Diary Of A Madman by Ozzy Osbourne: A guitarist's perspective
Guitar lessons by Danny Gill
Released in 1981, "Diary of a Madman" is the second solo album by Ozzy Osbourne. The album features the iconic Randy Rhoads on lead guitar, who played a significant role in shaping its sound. Rhoads, a classically-trained musician, brought neoclassical elements to heavy metal, which led to the creation of an entirely new and captivating sound. Packed full of immense riffs including, “Over the Mountain,” “Flying High Again” and “S.A.T.O,” this classic album also has some subtle and dynamic moments with the tracks, “You Can’t Kill Rock and Roll” and the heartrending power ballad “Tonight.”
In this guitar lesson course, Lick Library veteran, Danny Gill walks you through the many highlights of each song one phrase at a time, including the multi-layered neoclassical masterclass in the legendary guitar solos throughout this classic album.. This article will provide a detailed analysis of each song on the album, with a focus on guitar scales, solo analysis, and Rhoads' contributions.
1. Over the Mountain
"Over the Mountain" starts the album with a bang, featuring a powerful riff in E minor. The song's main riff is based on a three-string power chord pattern, which incorporates pull-offs and palm-muted notes, creating a driving rhythm. The solo in this song is a combination of E minor pentatonic, E Dorian, and E natural minor scales, featuring alternate picking and legato techniques, along with an impressive use of tapped harmonics.
2. Flying High Again
The second track, "Flying High Again," showcases Randy's ability to create catchy riffs, as evidenced by the main riff in A Mixolydian. The chorus is centred around a descending chord progression using barre chords, giving it an anthemic feel. The solo, played in A minor pentatonic, is a masterclass in bends, vibrato, and phrasing.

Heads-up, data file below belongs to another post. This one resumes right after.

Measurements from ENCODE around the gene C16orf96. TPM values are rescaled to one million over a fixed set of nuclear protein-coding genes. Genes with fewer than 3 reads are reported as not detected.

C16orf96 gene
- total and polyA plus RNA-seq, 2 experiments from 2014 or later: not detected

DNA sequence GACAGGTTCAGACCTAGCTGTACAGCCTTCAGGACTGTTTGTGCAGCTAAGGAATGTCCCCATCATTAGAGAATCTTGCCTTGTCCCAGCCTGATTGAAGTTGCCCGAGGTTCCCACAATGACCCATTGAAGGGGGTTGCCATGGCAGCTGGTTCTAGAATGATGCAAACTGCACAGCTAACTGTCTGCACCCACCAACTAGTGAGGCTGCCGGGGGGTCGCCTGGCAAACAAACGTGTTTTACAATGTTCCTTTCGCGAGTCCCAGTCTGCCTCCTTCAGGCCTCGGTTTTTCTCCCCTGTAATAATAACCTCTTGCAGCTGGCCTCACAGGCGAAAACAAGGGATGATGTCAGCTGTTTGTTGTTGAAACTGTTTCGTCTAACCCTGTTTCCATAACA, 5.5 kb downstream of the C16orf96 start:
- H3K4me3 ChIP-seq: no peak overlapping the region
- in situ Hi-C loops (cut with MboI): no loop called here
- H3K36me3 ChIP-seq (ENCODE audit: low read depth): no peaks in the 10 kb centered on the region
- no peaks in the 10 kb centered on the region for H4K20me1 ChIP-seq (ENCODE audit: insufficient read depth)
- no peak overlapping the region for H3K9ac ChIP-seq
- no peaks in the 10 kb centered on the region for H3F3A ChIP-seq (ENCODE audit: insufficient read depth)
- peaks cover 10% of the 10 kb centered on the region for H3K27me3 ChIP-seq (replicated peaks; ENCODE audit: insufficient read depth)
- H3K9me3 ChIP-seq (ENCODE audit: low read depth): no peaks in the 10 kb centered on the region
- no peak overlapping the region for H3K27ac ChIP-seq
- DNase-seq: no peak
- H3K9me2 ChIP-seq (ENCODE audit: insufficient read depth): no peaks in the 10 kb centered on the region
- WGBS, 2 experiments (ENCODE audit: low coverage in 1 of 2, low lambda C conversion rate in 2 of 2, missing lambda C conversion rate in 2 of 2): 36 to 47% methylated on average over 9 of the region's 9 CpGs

3. You Can't Kill Rock and Roll
"You Can't Kill Rock and Roll" starts with an arpeggiated chord progression in E minor, featuring finger-picking and hybrid picking techniques. The main riff includes power chords and palm-muted open-string riffs. The solo is a tasteful blend of E minor pentatonic, E Dorian, and E natural minor scales, with an emphasis on melodic phrasing, string bending, and double-stops.
"Believer" showcases a heavy and syncopated rhythm with an emphasis on power chords and palm muting. The pre-chorus includes a chromatic chord progression, while the solo features a mix of E Phrygian Dominant and E natural minor scales, with techniques such as sweep picking, legato, and pinch harmonics.
5. Little Dolls
"Little Dolls" opens with a galloping rhythm in E minor, using power chords and palm-muted open strings. The chorus features a descending chord progression played with barre chords. The solo utilizes E minor pentatonic and E Dorian scales, incorporating alternate picking, double-stop bends, and bluesy bends.
"Tonight" is a ballad with a clean, arpeggiated chord progression in the verses, highlighting Rhoads' finger-picking skills. The chorus includes power chords and barre chords, while the solo features the E natural minor scale, using techniques such as slides, legato, and tasteful vibrato.
"S.A.T.O." opens with a clean, arpeggiated chord progression in G major, transitioning to a heavier, power chord-driven riff. The solo is based on G major and G Mixolydian scales, demonstrating Rhoads' ability to combine melodic phrasing with fast alternate picking and string bending.
8. Diary of a Madman